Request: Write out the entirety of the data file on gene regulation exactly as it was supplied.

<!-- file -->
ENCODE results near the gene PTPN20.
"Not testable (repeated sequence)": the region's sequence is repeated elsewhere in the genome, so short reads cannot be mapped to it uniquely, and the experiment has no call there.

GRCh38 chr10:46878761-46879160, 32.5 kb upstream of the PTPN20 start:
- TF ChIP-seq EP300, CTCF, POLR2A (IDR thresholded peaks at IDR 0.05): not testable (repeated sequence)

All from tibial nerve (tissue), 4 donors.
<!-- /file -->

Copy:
ENCODE results near the gene PTPN20.
"Not testable (repeated sequence)": the region's sequence is repeated elsewhere in the genome, so short reads cannot be mapped to it uniquely, and the experiment has no call there.

GRCh38 chr10:46878761-46879160, 32.5 kb upstream of the PTPN20 start:
- TF ChIP-seq EP300, CTCF, POLR2A (IDR thresholded peaks at IDR 0.05): not testable (repeated sequence)

All from tibial nerve (tissue), 4 donors.